must have your real name,  phone number,  address,  occupation and
      interests. He will call and disclose the primary password, "if you
       belong on this board." If admitted, do not reveal the phone number
       or  the  secondary password,  lest you face "tele-trial," the King
       warns as he dismisses  you  by  hanging  up.  You  expected  heavy
       security,  but this teenager's security is,  as they say, awesome.
       Computers at the Defense Department and hundreds of businesses let
       you know when you've reached them.  Here you need a password  just
       to find out what system answered the phone.  Then King Blotto asks
       questions -- and hangs up.  Professional computer-security experts
       could learn something from this kid.  He knows that ever since the
       414 computer hackers were arrested in August 1982, law-enforcement
       officers  have  been  searching  for  leads  on  computer bulletin

    .  "Do you have any ties to or connections with any law
       enforcement  agency  or  any  agency which would inform such a law
       enforcement agency of this bulletin board?"

    .  Such is the welcoming message from Plovernet, a Florida board
       known  for  its great hacker/phreak files.  There amid a string of
       valid VISA and MasterCard numbers are  dozens  of  computer  phone
       numbers  and  passwords.  Here you also learn what Blotto means by
       tele-trial.  "As some of you may or may not know, a session of the
       conference  court was held and the Wizard was found guilty of some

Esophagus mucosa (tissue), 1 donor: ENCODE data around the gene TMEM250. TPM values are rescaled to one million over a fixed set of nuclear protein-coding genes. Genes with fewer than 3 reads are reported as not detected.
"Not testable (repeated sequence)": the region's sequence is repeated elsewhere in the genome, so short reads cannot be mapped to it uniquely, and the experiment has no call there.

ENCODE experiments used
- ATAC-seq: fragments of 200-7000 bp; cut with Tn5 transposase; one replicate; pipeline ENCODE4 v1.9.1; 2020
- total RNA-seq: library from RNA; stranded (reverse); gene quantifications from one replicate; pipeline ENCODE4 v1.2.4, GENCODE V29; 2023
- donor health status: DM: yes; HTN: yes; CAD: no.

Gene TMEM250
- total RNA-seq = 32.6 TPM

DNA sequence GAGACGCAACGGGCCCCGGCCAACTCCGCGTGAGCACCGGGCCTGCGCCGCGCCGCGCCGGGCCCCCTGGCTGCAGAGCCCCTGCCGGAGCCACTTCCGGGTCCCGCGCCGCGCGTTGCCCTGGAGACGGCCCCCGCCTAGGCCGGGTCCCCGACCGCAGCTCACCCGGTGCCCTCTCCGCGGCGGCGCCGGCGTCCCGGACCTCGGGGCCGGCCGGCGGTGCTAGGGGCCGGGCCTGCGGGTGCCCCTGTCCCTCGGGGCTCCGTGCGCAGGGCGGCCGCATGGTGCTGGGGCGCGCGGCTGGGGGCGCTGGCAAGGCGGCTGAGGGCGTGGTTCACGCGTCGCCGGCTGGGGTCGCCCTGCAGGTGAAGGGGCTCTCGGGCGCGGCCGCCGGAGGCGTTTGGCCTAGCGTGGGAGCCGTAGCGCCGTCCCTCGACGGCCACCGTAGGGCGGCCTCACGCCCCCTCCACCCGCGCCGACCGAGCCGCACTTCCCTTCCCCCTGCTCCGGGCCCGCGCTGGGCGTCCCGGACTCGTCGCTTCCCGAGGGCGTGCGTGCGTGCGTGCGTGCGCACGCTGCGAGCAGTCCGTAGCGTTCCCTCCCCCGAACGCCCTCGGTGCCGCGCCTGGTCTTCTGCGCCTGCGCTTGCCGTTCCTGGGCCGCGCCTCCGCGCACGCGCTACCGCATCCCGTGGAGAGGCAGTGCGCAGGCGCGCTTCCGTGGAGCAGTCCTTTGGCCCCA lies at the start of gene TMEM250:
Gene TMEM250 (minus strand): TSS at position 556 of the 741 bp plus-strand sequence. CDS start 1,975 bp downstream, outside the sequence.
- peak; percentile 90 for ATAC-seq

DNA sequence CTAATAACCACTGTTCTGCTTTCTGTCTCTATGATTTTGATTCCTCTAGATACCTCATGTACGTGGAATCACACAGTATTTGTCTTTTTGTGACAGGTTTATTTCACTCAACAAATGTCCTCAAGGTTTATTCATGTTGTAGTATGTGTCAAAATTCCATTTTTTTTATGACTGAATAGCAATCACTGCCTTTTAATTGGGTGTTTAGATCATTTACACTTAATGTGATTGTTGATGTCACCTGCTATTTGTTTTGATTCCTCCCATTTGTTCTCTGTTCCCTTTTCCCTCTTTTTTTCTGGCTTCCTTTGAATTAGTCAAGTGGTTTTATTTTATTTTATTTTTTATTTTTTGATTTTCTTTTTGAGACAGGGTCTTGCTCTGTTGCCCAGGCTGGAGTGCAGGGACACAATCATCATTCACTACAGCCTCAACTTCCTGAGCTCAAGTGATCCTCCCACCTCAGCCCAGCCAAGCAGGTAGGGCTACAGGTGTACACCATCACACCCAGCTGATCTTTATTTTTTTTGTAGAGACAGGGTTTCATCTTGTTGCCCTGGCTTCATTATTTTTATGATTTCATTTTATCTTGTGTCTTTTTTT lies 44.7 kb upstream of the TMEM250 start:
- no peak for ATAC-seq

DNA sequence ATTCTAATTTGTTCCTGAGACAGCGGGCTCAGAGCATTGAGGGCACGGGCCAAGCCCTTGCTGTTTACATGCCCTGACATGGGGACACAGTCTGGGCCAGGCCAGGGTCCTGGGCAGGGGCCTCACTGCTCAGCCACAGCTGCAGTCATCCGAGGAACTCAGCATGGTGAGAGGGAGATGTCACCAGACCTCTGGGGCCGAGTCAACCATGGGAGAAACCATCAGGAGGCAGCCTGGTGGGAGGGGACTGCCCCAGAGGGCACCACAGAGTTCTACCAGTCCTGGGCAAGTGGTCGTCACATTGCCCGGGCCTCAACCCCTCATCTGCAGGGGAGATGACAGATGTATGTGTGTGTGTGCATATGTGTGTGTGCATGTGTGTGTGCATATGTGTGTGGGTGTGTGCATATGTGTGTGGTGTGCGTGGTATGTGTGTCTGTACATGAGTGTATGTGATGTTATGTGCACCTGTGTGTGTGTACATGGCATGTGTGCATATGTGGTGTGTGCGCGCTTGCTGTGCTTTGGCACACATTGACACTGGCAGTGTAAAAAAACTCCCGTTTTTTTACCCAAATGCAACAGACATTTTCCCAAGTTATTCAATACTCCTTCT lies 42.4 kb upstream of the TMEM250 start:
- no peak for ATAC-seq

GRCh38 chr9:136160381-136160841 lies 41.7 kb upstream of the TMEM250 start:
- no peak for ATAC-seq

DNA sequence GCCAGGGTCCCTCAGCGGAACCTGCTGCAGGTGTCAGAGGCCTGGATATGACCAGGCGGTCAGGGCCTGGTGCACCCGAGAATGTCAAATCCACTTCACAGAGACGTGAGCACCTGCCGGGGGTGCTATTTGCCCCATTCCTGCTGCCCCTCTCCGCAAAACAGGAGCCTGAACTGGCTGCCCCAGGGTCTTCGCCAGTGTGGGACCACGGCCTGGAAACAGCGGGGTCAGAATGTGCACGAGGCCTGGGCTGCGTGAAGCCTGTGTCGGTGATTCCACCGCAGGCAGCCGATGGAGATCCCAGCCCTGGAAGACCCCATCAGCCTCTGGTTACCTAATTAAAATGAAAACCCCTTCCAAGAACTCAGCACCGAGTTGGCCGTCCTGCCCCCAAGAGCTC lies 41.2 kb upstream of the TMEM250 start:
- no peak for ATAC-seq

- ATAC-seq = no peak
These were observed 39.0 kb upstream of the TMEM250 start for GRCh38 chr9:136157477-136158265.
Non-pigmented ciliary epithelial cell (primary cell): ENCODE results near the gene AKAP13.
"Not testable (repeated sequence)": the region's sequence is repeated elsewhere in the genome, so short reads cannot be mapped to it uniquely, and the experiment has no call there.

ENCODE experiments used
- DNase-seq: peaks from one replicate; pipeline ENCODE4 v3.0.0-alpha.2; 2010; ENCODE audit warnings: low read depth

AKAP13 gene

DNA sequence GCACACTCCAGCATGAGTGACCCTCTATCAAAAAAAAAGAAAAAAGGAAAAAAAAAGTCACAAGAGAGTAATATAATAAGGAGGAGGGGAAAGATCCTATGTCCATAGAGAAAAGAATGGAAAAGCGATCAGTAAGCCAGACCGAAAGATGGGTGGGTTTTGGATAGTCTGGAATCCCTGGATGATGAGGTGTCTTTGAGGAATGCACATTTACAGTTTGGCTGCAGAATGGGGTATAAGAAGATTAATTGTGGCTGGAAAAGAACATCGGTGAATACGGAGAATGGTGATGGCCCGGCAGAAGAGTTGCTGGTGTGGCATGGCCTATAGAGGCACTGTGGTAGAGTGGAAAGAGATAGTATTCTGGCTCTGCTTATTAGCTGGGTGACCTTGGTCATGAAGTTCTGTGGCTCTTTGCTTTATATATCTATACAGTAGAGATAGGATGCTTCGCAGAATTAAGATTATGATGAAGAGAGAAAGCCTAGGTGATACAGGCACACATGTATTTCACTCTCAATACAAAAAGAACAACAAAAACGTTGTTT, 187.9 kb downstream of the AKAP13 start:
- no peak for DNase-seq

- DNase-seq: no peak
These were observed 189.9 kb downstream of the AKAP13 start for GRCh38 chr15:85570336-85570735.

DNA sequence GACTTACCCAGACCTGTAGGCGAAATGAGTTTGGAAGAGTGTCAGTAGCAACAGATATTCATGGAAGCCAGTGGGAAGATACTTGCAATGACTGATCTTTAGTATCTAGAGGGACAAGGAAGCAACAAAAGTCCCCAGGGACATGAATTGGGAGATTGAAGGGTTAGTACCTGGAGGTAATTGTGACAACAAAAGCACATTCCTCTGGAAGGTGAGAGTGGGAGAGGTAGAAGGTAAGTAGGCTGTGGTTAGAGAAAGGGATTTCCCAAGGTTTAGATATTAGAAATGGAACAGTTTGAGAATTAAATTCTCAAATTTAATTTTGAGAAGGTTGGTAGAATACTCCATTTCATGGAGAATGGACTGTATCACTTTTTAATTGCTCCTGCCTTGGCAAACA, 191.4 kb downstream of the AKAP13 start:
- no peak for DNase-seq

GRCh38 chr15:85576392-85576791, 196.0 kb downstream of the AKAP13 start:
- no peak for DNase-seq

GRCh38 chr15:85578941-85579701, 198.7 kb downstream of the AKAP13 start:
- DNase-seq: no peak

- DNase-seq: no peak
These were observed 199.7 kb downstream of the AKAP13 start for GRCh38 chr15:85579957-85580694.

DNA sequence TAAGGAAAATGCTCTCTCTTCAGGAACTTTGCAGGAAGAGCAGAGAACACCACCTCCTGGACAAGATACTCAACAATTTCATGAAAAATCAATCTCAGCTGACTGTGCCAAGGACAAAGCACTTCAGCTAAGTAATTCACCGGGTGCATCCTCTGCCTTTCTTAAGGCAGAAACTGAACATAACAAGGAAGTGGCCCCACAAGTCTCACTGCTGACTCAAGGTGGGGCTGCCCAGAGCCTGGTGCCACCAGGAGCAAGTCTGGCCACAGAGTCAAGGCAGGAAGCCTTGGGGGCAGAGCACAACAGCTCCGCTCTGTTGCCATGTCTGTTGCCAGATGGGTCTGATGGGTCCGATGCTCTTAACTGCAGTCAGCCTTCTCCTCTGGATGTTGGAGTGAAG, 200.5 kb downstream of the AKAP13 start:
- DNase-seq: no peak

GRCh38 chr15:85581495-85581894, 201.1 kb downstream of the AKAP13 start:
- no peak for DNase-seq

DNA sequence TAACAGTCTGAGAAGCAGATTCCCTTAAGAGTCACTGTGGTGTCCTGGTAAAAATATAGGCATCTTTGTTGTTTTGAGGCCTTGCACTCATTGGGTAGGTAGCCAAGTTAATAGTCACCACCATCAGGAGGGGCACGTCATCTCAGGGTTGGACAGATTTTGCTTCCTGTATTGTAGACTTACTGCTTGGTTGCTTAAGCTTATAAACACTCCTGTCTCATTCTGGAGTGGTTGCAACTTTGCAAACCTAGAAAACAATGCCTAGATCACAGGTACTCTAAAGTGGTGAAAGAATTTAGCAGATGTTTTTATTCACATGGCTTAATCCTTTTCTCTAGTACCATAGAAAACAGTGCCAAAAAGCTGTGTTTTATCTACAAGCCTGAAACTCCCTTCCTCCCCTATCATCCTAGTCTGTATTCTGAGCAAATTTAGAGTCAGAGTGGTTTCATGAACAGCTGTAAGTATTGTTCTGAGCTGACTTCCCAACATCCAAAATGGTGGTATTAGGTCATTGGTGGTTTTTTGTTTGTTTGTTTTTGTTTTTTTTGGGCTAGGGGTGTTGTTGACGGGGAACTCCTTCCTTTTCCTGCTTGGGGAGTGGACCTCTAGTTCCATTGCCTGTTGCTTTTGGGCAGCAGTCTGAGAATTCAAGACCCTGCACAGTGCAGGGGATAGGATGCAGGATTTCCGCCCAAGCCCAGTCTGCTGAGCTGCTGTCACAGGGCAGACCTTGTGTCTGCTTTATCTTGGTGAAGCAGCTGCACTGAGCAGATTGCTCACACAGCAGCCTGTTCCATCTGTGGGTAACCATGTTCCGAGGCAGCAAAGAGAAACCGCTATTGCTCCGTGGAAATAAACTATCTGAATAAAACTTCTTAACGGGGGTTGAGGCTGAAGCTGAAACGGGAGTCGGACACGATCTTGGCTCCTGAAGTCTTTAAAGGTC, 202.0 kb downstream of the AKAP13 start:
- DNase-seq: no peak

miscellaneous  charges,  and  sentenced  to  four  months  without
       bulletin  boards."  If  Wizard  calls,  system operators like King
       Blotto disconnect him. Paging through bulletin boards is a test of
       your patience. Each board has different commands.  Few are easy to
       follow,  leaving you to hunt and peck your way around.  So far you
       haven't had the nerve  to  type  "C,"  which  summons  the  system
       operator for a live, computer-to-computer conversation.  The time,
       however,  however  has  come for you to ask a few questions of the
       "sysop." You dial a computer in Boston.  It answers and you  begin
       working your way throughout the menus. You scan a handful of dial-
       up  numbers,  including one for Arpanet,  the Defense Department's
       research computer.  Bravely tap C and in seconds the screen blanks
       and your cursor dances across the screen.

    .  Hello . . . What kind of computer do you have?

   .  Contact. The sysop is here. You exchange amenities and get
       "talking." How much hacking does he do?  Not much, too busy. Is he